The King family has long been outspoken about their belief in a conspiracy and Ray's innocence. King's youngest son, Dexter, met with Ray in prison in 1997 where he said to Ray, "Well, as awkward as this may seem, I want you to know that I believe you and my family believes you, and we are going to do everything in our power to try and make sure that justice will prevail. And while it's at the 11th hour, I've always been a spiritual person and I believe in Providence."[34] King's daughter Bernice King has said, "It pains my heart that James Earl Ray had to spend his life in prison paying for things he didn't do."[2] She has also said, "I'm certainly clear that there has been a conspiracy, from the government down to the mafia."[2] King's wife, Coretta Scott King told a press conference in 1999: "There is abundant evidence of a major high-level conspiracy ... The Mafia, local, state and federal government agencies, were deeply involved in the assassination of my husband ... Mr Ray was set up to take the blame."[23]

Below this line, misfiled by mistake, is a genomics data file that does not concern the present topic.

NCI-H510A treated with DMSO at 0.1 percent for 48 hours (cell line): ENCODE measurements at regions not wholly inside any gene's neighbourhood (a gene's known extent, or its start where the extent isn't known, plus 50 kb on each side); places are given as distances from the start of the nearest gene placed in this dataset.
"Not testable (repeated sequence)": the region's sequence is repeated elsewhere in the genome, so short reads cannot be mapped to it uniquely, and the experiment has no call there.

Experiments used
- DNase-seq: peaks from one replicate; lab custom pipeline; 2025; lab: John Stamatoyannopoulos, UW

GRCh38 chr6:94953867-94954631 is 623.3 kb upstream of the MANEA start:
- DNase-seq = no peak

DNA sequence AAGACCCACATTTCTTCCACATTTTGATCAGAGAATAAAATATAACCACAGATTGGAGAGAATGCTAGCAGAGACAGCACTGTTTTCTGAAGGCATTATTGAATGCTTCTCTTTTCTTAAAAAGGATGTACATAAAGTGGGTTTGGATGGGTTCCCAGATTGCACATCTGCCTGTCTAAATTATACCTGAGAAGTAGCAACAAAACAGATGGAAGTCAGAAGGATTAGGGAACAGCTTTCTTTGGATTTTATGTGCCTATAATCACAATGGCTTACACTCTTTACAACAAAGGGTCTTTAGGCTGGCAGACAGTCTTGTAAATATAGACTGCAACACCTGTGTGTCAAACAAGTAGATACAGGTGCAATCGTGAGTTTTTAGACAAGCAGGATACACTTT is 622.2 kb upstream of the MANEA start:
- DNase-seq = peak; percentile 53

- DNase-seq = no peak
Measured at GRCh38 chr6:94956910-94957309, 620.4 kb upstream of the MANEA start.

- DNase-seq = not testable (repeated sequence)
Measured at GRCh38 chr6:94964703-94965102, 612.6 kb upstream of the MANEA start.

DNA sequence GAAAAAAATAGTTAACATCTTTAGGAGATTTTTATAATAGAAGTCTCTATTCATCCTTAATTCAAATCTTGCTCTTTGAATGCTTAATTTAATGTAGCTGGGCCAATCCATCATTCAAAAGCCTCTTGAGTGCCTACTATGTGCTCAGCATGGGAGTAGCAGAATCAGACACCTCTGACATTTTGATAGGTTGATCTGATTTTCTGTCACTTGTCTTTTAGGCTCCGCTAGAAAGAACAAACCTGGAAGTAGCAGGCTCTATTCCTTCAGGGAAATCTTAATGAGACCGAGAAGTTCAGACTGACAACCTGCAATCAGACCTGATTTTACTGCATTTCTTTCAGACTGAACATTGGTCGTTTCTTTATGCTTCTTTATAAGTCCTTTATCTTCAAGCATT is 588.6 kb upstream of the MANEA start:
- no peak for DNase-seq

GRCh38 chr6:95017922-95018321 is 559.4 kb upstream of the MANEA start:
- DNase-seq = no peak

Many who worked with King also believe in the likelihood of a conspiracy. "I think there was a major conspiracy to remove Doctor King from the American scene," said the Democratic Representative John Lewis, "I don't know what happened, but the truth of what happened to Dr. King should be made available for history's sake."[2] Andrew Young, the former U.N. ambassador and Atlanta mayor who was at the Lorraine Motel with King when he was assassinated, shares that sentiment: "I would not accept the fact that James Earl Ray pulled the trigger, and that's all that matters."[2] James Lawson was a pastor in Memphis and one of Martin Luther King Jr.'s mentors. He began visiting Ray in prison in 1969. "There were things in Memphis that were suspicious and raised questions in my mind," he said regarding the assassination. "I never saw those questions answered. I'm satisfied beyond a shadow of a doubt that James Earl Ray neither pulled the trigger nor plotted to kill Martin Luther King."[2]

Government investigations[edit]

The House Select Committee on Assassinations[edit]

The House Select Committee on Assassinations